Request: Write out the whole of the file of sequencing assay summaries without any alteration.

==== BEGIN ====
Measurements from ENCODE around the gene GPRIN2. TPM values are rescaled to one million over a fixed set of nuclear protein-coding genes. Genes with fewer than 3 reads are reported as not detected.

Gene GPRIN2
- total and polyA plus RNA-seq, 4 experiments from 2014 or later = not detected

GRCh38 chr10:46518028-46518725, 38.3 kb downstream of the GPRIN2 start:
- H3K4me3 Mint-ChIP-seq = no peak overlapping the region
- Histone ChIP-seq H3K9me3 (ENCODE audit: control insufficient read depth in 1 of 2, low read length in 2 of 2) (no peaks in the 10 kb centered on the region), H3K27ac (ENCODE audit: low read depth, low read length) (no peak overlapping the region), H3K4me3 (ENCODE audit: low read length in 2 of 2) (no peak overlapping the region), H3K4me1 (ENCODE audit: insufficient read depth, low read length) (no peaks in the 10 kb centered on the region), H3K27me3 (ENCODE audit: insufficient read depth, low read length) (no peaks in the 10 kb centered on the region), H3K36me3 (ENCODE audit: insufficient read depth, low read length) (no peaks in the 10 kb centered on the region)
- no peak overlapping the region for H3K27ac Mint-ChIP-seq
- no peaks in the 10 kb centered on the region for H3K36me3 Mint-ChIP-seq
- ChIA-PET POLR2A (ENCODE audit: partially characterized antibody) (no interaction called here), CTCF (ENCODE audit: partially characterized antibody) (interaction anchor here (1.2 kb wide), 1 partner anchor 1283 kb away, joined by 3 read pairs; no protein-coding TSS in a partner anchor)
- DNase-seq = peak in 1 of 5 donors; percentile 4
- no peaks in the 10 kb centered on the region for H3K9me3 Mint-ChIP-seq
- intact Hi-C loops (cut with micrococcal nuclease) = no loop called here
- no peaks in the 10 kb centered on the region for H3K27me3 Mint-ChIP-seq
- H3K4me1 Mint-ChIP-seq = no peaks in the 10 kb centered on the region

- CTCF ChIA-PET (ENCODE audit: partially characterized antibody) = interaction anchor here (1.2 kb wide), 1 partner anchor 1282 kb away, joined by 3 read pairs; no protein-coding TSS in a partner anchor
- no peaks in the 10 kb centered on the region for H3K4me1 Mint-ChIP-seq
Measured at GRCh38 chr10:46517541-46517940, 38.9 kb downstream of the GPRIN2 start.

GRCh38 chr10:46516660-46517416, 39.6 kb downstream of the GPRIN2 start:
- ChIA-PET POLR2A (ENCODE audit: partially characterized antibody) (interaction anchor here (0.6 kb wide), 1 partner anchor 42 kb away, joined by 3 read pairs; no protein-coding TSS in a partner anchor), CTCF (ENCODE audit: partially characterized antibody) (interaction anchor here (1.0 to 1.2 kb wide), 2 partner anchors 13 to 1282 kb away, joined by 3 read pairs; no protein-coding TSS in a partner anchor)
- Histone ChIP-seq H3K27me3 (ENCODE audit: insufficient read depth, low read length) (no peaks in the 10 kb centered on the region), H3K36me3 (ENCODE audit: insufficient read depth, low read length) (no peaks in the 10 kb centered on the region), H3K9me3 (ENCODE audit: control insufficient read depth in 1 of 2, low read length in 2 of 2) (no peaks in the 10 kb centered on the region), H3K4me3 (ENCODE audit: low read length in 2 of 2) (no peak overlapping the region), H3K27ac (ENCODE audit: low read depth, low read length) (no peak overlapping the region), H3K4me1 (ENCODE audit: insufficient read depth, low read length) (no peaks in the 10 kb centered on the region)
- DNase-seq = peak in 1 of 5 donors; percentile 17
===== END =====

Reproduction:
Measurements from ENCODE around the gene GPRIN2. TPM values are rescaled to one million over a fixed set of nuclear protein-coding genes. Genes with fewer than 3 reads are reported as not detected.

Gene GPRIN2
- total and polyA plus RNA-seq, 4 experiments from 2014 or later = not detected

GRCh38 chr10:46518028-46518725, 38.3 kb downstream of the GPRIN2 start:
- H3K4me3 Mint-ChIP-seq = no peak overlapping the region
- Histone ChIP-seq H3K9me3 (ENCODE audit: control insufficient read depth in 1 of 2, low read length in 2 of 2) (no peaks in the 10 kb centered on the region), H3K27ac (ENCODE audit: low read depth, low read length) (no peak overlapping the region), H3K4me3 (ENCODE audit: low read length in 2 of 2) (no peak overlapping the region), H3K4me1 (ENCODE audit: insufficient read depth, low read length) (no peaks in the 10 kb centered on the region), H3K27me3 (ENCODE audit: insufficient read depth, low read length) (no peaks in the 10 kb centered on the region), H3K36me3 (ENCODE audit: insufficient read depth, low read length) (no peaks in the 10 kb centered on the region)
- no peak overlapping the region for H3K27ac Mint-ChIP-seq
- no peaks in the 10 kb centered on the region for H3K36me3 Mint-ChIP-seq
- ChIA-PET POLR2A (ENCODE audit: partially characterized antibody) (no interaction called here), CTCF (ENCODE audit: partially characterized antibody) (interaction anchor here (1.2 kb wide), 1 partner anchor 1283 kb away, joined by 3 read pairs; no protein-coding TSS in a partner anchor)
- DNase-seq = peak in 1 of 5 donors; percentile 4
- no peaks in the 10 kb centered on the region for H3K9me3 Mint-ChIP-seq
- intact Hi-C loops (cut with micrococcal nuclease) = no loop called here
- no peaks in the 10 kb centered on the region for H3K27me3 Mint-ChIP-seq
- H3K4me1 Mint-ChIP-seq = no peaks in the 10 kb centered on the region

- CTCF ChIA-PET (ENCODE audit: partially characterized antibody) = interaction anchor here (1.2 kb wide), 1 partner anchor 1282 kb away, joined by 3 read pairs; no protein-coding TSS in a partner anchor
- no peaks in the 10 kb centered on the region for H3K4me1 Mint-ChIP-seq
Measured at GRCh38 chr10:46517541-46517940, 38.9 kb downstream of the GPRIN2 start.

GRCh38 chr10:46516660-46517416, 39.6 kb downstream of the GPRIN2 start:
- ChIA-PET POLR2A (ENCODE audit: partially characterized antibody) (interaction anchor here (0.6 kb wide), 1 partner anchor 42 kb away, joined by 3 read pairs; no protein-coding TSS in a partner anchor), CTCF (ENCODE audit: partially characterized antibody) (interaction anchor here (1.0 to 1.2 kb wide), 2 partner anchors 13 to 1282 kb away, joined by 3 read pairs; no protein-coding TSS in a partner anchor)
- Histone ChIP-seq H3K27me3 (ENCODE audit: insufficient read depth, low read length) (no peaks in the 10 kb centered on the region), H3K36me3 (ENCODE audit: insufficient read depth, low read length) (no peaks in the 10 kb centered on the region), H3K9me3 (ENCODE audit: control insufficient read depth in 1 of 2, low read length in 2 of 2) (no peaks in the 10 kb centered on the region), H3K4me3 (ENCODE audit: low read length in 2 of 2) (no peak overlapping the region), H3K27ac (ENCODE audit: low read depth, low read length) (no peak overlapping the region), H3K4me1 (ENCODE audit: insufficient read depth, low read length) (no peaks in the 10 kb centered on the region)
- DNase-seq = peak in 1 of 5 donors; percentile 17